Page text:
Hopkinson keenly brings her subject to life and I’ll bet that after reading this you’ll wish, like me, that you could have known this man! Don Tate’s appealing illustrations incorporate dozens of Black leaders who are listed for us in the end pages.
I am grateful to have learned about Carter Woodson. A recommended read for ages 6 and up.
Counting the Stars: The Story of Katherine Johnson, NASA Mathematician, written by Lesa Cline-Ransome, illustrated by Raúl Colón
published in 2019, A Paula Wiseman Book, Simon & Schuster Books for Young Readers
The movie Hidden Figures is one of my favorites. This beautiful biography traces the life of one of the stars of that story, Katherine Johnson. Another of the women, Dorothy Vaughn, pops up in the account, too.
Johnson was a brilliant mathematician. As one who does not have the most congenial relationship with numbers and math, I stand in awe of her! Her inspiring life of learning, barrier-breaking, and scientific success is one every American should celebrate.
This lengthier account features Colón’s radiant, always gorgeous illustrations. Hand it to kids ages 8 and up, or check it out for yourself.
Feed Your Mind: A Story of August Wilson, written by Jennifer Bryant, illustrated by Cannaday Chapman
published in 2019 by Abrams Books for Young Readers
Jen Bryant’s compelling, lyrical biography of Pulitzer Prize-winning playwright August Wilson is one that adults will enjoy as well as older children.
Bryant wisely chooses key moments in Wilson’s life with almost half the book focusing on his childhood and youth — his early gift for reading and writing, his tussles with the education system and self-education via the library, and his awareness of the buzz of life around him.
The latter half of the book guides us through Wilson’s path from poet to playwright, from the East Coast to Minnesota, as he forages bits and pieces of the human conversation swirling around him. Beautifully laid out, adorned with Chapman’s pristine, print-like illustration work, the book concludes with a lengthy Author’s Note, meaty time line, selected bibliography, and list of Wilson’s plays. Ages 8 and up.
Lizzie Demands a Seat!: Elizabeth Jennings Fights for Streetcar Rights, written by Beth Anderson, illustrated by E.B. Lewis
published in 2020 by Calkins Creek
I had not read Elizabeth Jennings’ story before and am so glad to have met this stalwart, courageous, justice seeker.
Long before Rosa Parks sat on the bus, Lizzie Jennings boarded a streetcar, suffered abuse for her insistence on equitable treatment, and used her privilege as an educated, free black woman to take her case to court and win equal rights for black passengers on public transit in New York City.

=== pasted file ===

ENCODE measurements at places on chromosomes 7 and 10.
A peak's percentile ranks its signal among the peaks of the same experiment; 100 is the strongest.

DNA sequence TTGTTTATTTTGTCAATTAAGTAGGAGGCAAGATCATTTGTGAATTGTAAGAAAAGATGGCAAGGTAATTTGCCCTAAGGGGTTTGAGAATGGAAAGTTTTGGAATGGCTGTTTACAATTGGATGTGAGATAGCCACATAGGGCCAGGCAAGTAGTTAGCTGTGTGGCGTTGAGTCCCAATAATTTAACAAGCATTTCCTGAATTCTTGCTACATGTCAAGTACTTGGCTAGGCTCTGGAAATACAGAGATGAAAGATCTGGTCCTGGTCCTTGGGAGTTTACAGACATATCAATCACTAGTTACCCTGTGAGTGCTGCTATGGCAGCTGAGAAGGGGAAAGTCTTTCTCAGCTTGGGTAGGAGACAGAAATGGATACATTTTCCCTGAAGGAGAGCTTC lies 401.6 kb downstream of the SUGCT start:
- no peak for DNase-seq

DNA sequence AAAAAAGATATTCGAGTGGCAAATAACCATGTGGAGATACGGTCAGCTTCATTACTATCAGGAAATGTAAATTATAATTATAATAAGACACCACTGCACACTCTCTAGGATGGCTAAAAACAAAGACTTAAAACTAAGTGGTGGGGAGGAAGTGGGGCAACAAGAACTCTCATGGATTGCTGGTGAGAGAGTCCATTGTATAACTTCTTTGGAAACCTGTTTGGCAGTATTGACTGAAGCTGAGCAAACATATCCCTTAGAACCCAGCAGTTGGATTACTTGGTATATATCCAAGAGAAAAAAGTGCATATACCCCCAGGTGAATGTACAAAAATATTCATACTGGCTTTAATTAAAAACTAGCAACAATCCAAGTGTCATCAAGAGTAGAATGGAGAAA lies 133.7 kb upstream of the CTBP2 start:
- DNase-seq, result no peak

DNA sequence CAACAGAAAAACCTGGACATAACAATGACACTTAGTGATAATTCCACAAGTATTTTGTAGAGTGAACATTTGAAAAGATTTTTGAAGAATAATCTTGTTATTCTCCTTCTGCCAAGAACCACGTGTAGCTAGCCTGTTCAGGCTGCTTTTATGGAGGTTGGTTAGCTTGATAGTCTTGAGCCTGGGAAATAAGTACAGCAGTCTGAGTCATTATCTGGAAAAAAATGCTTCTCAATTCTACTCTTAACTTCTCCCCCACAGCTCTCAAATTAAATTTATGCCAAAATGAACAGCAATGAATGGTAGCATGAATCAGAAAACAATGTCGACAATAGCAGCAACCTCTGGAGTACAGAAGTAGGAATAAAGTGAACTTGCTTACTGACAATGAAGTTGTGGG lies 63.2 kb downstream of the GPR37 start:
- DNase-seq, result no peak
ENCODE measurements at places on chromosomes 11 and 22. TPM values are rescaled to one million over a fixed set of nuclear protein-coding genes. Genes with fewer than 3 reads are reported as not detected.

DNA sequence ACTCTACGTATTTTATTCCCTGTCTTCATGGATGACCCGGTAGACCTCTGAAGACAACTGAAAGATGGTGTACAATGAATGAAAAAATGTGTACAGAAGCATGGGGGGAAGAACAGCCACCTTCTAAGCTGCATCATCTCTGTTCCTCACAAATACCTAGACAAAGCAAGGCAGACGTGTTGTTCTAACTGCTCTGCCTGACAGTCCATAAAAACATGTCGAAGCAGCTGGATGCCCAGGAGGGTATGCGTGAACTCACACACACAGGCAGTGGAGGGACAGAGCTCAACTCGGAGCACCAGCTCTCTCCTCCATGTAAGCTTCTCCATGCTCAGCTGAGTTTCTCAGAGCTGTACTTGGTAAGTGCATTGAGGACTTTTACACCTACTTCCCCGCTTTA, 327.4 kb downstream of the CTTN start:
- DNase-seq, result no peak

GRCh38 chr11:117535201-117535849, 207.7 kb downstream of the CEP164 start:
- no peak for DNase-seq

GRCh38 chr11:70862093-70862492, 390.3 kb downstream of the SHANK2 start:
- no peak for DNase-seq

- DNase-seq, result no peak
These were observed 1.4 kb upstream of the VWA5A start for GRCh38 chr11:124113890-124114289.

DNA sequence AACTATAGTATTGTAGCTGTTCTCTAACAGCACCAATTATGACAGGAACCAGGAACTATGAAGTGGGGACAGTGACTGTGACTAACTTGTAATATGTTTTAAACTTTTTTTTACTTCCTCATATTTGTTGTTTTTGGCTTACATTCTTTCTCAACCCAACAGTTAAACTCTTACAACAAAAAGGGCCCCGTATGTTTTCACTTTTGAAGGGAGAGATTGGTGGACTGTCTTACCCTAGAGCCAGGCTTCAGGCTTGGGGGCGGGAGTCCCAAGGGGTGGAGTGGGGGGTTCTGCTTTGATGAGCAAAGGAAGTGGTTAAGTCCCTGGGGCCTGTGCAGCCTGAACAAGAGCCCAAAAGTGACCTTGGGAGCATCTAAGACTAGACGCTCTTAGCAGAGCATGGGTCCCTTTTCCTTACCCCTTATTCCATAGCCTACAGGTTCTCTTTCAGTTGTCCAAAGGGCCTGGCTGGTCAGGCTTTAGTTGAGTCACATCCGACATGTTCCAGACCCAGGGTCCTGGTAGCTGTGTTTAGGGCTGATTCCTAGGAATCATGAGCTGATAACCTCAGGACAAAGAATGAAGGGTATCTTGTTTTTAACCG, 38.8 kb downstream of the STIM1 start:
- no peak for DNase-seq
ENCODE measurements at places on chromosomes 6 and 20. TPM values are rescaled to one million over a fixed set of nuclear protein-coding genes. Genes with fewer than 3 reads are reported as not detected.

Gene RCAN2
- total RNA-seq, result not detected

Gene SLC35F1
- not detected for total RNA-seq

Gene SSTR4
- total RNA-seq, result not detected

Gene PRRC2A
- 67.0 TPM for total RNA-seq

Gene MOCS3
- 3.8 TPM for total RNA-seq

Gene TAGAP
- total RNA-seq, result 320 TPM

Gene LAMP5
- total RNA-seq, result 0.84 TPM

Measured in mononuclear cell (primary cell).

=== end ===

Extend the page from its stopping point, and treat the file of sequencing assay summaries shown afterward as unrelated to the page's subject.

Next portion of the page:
E.B. Lewis’s paintings, radiating light and color, bring to life this soul-stirring account. A lengthy Author’s Note provides a great deal more of her story as well as suggestions for further reading. Ages 6 and up. A much lengthier account was published last year for middle grade and up: Streetcar to Justice by Amy Hill Hearth. It’s going on my reading list now!
Overground Railroad, written by Lesa Cline-Ransome, illustrated by James Ransome
published in 2020 by Holiday House
Whenever you see this couple team up on a book, there is only one thing to do: grab it! And here again they have produced an absolute gem.
The title of the book stops us in our tracks. We expect to read “Underground Railroad,” and instead bump into something else: a silver passenger train carrying members of The Great Migration to the North, to the promise of a better, more equitable life, a parallel journey to the one taken by those escaping in earlier days.
In the voice of one young passenger, Lesa Cline-Ransome’s lyrical text carries us along with velvet richness, while James Ransome’s gorgeous multimedia illustrations make every page one to linger over, soaking in the warmth of hope and the dignity of the travelers. An absolute glory from cover to cover, for ages 5 and up.
Buzzing with Questions: The Inquisitive Mind of Charles Henry Turner, written by Janice N. Harrington, illustrated by Theodore Taylor III
published in 2019 by Calkins Creek
Black Americans continue to be vastly underrepresented in the life sciences, so I was especially happy to find this energetic biography of biologist Charles Henry Turner.
Turner began life as so many do who gravitate towards STEM careers, as a small boy buzzing with questions. He gobbled up facts from books, then pursued his investigations as the only brown-skinned student at his college. He grubbed around searching for spider webs, splodged around searching for tiny crustaceans, scrabbled around searching for ants, in the course of satisfying his boundless curiosity.
The book sparkles with enthusiasm for exploring, observing, and wondering over the natural world, besides lifting up the indomitable spirit of Turner as he broke color barriers in his field. An excellent choice for ages 6 and up.
Find dozens more fabulous books about Black American history on my list here.
And dozens of fascinating books set in countries throughout the continent of Africa on my list here.